Even by modern standards, Ruth Blakemore’s four-month tenure as marketing director of Cable & Wireless Communications (CWC) was short.
The average life expectancy for a UK marketing director is said to be just under two years. Blakemore, one-time Virgin Atlantic and Bell Cablemedia marketing director, has considerably lowered that average.
But in her brief reign she made one of the most spectacular decisions in recent advertising history by appointing an agency with a background in direct marketing, Rapier Stead & Bowden, to handle CWC’s 45m consumer launch.
The decision was not just a snub to Saatchi & Saatchi, Bartle Bogle Hegarty and HHCL & Partners – the other shortlisted agencies – but also to the rest of the ad industry.
Two weeks after Rapier’s ap-pointment, Blakemore topped that story, by walking out of arguably the biggest marketing job in the UK at the moment – the launch of a 5bn telecoms company with an annual 100m marketing budget. The ad campaign for the new company, a merger of Mercury Communications, Nynex, Videotron and Bell Cablemedia, is scheduled to break in September – only eight weeks away.
Rapier would not comment on Blakemore’s exit but a source says it has been “reassured” about its position. Whether or not that turns out to be the equivalent of a football club chairman’s vote of confidence in his manager remains to be seen. But agencies began circling CWC in the hope of a repitch as soon as news of Blakemore’s resignation emerged.
The ill-informed view of the agencies was that she had paid the price for shunning the ad industry. But the official reason given for Blakemore’s departure, is that a restructure of management responsibilities meant that she no longer had a direct link to chief executive Graham Wallace. Instead the marketing department, along with the other individual retail business units – corporate, business markets and consumer – now reports to chief operating officer Greg Clarke, who joined in June from Cable & Wireless Mobile.
And for once the “official reason” appears to be true, or at least partially. It does not explain why the restructure was deemed necessary or why the perceived weakness in the structure was not spotted earlier. The official line talks of achieving greater “efficiencies” but most people see it as a straight struggle for control of the public face of the new company. It was a struggle that Blakemore lost, meaning that she was effectively demoted and her influence over the centralised marketing department diluted.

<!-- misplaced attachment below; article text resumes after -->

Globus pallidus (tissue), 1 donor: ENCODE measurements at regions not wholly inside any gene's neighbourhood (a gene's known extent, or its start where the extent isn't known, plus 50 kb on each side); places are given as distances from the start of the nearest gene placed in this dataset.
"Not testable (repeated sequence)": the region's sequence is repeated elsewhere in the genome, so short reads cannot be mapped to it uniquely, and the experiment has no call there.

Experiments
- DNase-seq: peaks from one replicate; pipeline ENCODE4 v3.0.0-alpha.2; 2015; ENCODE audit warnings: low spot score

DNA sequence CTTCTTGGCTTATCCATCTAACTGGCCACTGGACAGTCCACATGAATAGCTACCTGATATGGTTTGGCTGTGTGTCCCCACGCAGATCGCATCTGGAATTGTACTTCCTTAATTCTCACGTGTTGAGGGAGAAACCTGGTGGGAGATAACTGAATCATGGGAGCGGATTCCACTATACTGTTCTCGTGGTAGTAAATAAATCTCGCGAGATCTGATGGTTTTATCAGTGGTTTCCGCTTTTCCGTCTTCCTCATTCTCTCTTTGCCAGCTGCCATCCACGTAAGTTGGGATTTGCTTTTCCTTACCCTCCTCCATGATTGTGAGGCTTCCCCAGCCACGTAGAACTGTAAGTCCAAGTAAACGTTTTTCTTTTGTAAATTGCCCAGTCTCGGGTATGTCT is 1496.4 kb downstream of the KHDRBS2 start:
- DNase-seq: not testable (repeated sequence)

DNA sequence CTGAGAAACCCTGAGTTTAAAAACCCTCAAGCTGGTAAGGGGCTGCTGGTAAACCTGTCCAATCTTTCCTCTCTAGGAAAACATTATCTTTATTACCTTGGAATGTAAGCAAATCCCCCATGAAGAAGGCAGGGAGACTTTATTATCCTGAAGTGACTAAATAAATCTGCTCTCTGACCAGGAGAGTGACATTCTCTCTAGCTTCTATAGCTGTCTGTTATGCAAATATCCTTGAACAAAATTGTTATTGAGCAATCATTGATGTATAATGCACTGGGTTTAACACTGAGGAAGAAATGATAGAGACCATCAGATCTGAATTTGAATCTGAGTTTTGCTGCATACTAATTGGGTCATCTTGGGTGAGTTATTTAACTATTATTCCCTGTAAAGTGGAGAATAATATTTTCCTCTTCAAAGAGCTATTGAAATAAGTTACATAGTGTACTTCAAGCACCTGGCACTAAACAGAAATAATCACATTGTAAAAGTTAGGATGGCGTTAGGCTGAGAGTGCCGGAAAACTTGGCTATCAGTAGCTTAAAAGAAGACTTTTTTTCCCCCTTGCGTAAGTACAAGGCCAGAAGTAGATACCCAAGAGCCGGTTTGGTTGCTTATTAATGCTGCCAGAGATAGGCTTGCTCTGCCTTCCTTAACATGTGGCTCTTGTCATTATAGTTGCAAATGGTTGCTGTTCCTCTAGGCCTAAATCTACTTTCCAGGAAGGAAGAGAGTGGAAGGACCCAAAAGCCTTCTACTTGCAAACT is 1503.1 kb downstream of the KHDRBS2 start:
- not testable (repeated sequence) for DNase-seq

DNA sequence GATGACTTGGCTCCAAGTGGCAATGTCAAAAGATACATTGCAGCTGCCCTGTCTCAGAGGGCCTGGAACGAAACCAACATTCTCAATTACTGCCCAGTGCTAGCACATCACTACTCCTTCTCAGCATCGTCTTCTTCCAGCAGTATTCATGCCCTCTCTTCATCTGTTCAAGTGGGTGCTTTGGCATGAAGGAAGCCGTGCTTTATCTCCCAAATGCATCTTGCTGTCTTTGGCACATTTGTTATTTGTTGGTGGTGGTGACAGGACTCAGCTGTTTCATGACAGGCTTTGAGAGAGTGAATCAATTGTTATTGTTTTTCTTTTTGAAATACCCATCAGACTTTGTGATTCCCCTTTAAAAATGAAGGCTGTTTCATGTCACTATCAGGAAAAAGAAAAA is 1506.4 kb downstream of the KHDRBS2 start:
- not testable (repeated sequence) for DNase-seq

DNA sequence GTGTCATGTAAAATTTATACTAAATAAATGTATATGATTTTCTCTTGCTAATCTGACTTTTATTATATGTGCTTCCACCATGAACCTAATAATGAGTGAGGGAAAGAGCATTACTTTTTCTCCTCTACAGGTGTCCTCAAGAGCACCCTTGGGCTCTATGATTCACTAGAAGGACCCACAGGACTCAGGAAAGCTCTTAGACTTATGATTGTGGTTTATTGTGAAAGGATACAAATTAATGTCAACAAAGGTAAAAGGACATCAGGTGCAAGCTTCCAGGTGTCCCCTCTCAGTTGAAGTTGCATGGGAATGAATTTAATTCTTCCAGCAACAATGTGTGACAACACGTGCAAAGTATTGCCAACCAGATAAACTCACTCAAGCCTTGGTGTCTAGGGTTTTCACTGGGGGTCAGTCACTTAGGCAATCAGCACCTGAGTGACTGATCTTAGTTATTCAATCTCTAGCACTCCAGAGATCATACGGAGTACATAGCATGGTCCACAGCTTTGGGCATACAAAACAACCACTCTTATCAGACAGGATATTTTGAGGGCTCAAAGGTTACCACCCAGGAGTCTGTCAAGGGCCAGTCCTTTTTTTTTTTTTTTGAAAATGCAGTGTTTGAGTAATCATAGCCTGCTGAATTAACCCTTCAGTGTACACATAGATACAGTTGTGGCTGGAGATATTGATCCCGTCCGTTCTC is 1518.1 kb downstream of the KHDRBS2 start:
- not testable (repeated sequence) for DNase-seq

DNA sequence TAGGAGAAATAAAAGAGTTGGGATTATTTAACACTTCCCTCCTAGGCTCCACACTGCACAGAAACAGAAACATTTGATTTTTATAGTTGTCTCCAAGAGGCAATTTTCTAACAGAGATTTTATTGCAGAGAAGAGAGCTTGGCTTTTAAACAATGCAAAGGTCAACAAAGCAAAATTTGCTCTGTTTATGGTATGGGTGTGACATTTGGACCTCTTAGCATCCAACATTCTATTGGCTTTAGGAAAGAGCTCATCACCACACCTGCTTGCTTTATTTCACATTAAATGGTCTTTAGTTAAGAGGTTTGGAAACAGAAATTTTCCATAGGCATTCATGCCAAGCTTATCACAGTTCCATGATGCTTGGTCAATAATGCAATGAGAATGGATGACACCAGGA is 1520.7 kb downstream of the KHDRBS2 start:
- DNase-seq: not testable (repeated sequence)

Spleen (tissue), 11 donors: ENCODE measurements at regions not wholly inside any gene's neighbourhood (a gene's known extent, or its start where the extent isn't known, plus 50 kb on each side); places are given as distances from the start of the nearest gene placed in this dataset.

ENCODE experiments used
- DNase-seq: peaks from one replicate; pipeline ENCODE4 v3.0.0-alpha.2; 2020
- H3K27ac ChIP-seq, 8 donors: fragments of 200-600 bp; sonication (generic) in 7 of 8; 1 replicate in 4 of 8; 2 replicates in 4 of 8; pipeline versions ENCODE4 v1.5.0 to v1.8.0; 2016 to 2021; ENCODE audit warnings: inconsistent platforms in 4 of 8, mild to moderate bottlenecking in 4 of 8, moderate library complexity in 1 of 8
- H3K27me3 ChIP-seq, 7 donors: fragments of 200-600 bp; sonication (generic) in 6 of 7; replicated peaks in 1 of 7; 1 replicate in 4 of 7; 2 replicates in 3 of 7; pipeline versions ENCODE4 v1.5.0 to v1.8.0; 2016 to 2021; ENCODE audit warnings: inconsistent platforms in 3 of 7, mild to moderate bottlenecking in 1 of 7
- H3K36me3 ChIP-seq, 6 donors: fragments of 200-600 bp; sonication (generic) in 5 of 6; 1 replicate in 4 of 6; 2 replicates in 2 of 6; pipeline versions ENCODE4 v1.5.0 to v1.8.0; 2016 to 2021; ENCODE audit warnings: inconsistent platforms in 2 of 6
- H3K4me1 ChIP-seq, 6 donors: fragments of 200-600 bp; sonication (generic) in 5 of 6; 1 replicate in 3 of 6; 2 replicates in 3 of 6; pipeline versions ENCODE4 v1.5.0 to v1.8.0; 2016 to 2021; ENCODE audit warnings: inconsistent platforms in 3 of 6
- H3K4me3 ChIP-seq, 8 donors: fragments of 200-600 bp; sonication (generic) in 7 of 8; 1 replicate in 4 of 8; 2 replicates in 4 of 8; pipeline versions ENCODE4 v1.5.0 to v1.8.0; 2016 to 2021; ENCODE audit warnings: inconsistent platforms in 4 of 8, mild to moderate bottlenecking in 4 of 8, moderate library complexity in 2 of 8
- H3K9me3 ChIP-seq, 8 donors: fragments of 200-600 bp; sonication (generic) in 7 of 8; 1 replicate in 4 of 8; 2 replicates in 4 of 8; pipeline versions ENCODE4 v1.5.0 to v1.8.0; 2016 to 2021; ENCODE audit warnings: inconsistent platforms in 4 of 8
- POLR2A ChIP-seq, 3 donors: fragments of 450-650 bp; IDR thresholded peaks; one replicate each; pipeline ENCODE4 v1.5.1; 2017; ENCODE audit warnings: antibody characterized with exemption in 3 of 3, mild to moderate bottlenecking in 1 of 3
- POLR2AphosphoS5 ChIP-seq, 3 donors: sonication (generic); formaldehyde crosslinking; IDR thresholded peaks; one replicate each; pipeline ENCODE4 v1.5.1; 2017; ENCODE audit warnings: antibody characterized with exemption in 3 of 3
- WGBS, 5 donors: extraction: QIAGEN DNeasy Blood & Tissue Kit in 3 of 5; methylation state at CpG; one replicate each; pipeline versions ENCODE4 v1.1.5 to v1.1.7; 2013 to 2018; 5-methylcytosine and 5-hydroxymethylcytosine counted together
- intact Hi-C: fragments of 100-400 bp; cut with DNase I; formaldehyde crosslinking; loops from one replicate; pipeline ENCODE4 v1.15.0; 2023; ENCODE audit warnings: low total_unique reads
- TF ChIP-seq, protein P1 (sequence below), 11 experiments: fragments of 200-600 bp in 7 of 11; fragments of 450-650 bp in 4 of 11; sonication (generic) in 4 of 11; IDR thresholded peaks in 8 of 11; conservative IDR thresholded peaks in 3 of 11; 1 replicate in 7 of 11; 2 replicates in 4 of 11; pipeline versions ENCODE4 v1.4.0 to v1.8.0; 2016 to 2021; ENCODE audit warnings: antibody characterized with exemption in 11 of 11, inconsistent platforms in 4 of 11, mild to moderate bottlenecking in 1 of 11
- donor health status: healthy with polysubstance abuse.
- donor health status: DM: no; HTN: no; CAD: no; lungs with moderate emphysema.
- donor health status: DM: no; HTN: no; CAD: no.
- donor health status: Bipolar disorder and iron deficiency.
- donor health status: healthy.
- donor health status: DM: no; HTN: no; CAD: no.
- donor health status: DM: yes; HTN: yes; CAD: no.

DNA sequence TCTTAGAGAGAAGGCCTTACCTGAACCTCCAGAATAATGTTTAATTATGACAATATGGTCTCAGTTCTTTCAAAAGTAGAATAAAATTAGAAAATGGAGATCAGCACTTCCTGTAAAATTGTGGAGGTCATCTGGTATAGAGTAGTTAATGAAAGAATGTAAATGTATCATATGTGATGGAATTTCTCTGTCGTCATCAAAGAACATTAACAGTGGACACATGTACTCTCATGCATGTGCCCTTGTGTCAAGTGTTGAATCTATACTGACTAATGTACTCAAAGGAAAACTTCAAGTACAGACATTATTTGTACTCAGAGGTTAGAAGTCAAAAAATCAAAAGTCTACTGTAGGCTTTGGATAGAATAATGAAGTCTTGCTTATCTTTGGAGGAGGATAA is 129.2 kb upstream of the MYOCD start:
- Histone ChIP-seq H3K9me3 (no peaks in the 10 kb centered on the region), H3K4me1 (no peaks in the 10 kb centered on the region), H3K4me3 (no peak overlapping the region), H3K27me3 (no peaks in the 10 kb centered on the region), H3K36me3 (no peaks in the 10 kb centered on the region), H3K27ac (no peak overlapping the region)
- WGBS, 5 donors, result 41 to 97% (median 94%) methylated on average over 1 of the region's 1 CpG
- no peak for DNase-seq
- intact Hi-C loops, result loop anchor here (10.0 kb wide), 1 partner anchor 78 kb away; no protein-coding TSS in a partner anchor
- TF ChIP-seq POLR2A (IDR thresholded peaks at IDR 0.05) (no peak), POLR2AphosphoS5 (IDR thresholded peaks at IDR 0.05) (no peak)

The result seems to justify concerns expressed before Blakemore’s appointment in March that centralised marketing could be compromised by giving individual business units responsibility for the development, and for some of the funding, of the brand marketing.
“The problem for Blakemore, or anybody else trying to co-ordinate CWC’s marketing, is that the business units will want to sell products rather than build the brand,” says one telecoms source. “They will be working towards different objectives.”
A CWC source says: “With the budget split between the individual business units and a centralised marketing department there was inevitably tension. But it would not be true to say Blakemore thought it was not the right structure – she has been busy preparing the brand launch but now that it is time to implement the strategy she agreed it could be done more efficiently.”
A CWC spokeswoman says: “Particularly during the launch period, September and beyond, they wanted to make sure that it all worked closely together. The brand launch is so important to all the business units and it was felt that it needed to be closer. This ties it more closely to the units.”
Two days before Blakemore quit, a BT source said to Marketing Week: “She has taken a huge gamble (with the appointment of Rapier) and if it fails she will be out the door.” But nobody expected her to leave quite so quickly. Perhaps the only people who did were Blakemore herself and Clarke, who was previously chief executive at Cable & Wireless Mobile. His arrival, and the resultant restructure, precipitated her departure.
While everybody connected with the company admits to surprise at her resignation, two earlier incidents suggested the writing was on the wall. The first was the decision of Mercury Communications marketing director Simon Esberger to pull out of the running for the top job in CWC because he believed too much marketing responsibility was being ceded to the individual business units (MW March 21).
The second was Clarke’s comments on joining CWC. Of his partnership with chief executive Graham Wallace he said: “I know telecoms backwards but nothing about content, while Graham – a former BSkyB board member – knows a lot about content. He knows about finance while I know about marketing.”
CWC says its centralised marketing department will stay. “There is no replacement (for Blakemore) in the short-term, but those who reported to her will now report to Clarke,” says a spokeswoman. Some sources believe Helen Burt, hired by Blakemore as director of brand communications, will now take the lead role in the marketing department and do not rule out an agency review, even if Clarke pulls the strings.
The loss of a marketing director so close to such a huge launch raises doubts about the wisdom of the company’s management. CWC is supposed to be a serious rival to BT, which noted last week’s departure with keen interest. BT sees the loss of Blakemore as another reason to be optimistic about its own future, believing that it is symptomatic of wider disquiet within the company. There are many observers who agree with BT.
Cover Story, page 32